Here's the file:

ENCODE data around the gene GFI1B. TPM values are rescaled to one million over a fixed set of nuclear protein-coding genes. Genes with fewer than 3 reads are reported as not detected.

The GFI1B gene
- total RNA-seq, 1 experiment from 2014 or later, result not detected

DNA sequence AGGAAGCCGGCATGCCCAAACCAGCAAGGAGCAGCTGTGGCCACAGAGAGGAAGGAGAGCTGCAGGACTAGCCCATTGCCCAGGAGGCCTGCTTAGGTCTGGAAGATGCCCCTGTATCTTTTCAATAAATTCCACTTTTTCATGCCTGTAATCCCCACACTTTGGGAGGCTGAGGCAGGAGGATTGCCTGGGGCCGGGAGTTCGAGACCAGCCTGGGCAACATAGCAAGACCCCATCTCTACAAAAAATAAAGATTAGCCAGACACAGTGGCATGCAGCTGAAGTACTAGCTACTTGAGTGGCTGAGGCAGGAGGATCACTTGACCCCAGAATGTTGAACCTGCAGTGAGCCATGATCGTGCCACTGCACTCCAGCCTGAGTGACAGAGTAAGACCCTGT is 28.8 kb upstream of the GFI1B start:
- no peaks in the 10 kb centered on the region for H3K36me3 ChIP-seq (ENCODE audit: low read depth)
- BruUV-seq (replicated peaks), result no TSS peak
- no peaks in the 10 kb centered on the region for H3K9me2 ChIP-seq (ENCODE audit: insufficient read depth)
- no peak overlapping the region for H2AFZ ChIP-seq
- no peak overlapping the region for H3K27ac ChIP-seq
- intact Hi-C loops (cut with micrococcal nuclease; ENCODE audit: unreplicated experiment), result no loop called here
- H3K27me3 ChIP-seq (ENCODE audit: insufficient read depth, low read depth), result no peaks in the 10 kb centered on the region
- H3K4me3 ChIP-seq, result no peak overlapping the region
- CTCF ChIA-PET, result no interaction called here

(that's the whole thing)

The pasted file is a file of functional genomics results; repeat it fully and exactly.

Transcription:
ENCODE data around the gene GFI1B. TPM values are rescaled to one million over a fixed set of nuclear protein-coding genes. Genes with fewer than 3 reads are reported as not detected.

The GFI1B gene
- total RNA-seq, 1 experiment from 2014 or later, result not detected

DNA sequence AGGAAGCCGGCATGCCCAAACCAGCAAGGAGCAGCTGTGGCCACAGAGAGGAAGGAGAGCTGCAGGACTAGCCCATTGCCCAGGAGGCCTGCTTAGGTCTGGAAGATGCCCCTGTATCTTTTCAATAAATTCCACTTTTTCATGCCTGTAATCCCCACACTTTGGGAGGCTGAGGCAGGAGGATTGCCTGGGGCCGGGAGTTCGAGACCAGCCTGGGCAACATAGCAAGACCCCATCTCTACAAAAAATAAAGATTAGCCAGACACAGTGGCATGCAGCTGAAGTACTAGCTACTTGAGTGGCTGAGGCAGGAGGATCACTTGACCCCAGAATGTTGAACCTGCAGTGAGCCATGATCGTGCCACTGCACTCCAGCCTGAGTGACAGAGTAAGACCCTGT is 28.8 kb upstream of the GFI1B start:
- no peaks in the 10 kb centered on the region for H3K36me3 ChIP-seq (ENCODE audit: low read depth)
- BruUV-seq (replicated peaks), result no TSS peak
- no peaks in the 10 kb centered on the region for H3K9me2 ChIP-seq (ENCODE audit: insufficient read depth)
- no peak overlapping the region for H2AFZ ChIP-seq
- no peak overlapping the region for H3K27ac ChIP-seq
- intact Hi-C loops (cut with micrococcal nuclease; ENCODE audit: unreplicated experiment), result no loop called here
- H3K27me3 ChIP-seq (ENCODE audit: insufficient read depth, low read depth), result no peaks in the 10 kb centered on the region
- H3K4me3 ChIP-seq, result no peak overlapping the region
- CTCF ChIA-PET, result no interaction called here